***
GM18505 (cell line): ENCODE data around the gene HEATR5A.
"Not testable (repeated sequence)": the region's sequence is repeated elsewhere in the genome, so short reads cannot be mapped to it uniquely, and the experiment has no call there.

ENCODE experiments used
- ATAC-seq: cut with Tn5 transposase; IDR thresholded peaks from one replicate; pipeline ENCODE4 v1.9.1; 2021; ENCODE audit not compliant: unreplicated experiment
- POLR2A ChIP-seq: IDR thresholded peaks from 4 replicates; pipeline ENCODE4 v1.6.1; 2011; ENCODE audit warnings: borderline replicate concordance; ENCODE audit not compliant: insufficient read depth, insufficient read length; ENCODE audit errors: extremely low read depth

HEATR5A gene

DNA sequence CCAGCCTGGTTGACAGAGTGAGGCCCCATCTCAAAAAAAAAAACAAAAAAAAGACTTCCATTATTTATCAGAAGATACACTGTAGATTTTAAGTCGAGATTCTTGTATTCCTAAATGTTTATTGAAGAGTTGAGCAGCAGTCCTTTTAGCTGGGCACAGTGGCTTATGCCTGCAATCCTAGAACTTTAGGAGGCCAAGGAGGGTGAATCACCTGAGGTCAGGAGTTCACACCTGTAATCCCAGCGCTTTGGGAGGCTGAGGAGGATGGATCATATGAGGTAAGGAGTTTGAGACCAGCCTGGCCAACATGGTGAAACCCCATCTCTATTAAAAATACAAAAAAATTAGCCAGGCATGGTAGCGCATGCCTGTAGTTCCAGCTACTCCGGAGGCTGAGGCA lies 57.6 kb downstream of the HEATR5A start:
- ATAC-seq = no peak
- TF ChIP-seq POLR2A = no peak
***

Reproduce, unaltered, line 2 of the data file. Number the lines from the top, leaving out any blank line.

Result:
"Not testable (repeated sequence)": the region's sequence is repeated elsewhere in the genome, so short reads cannot be mapped to it uniquely, and the experiment has no call there.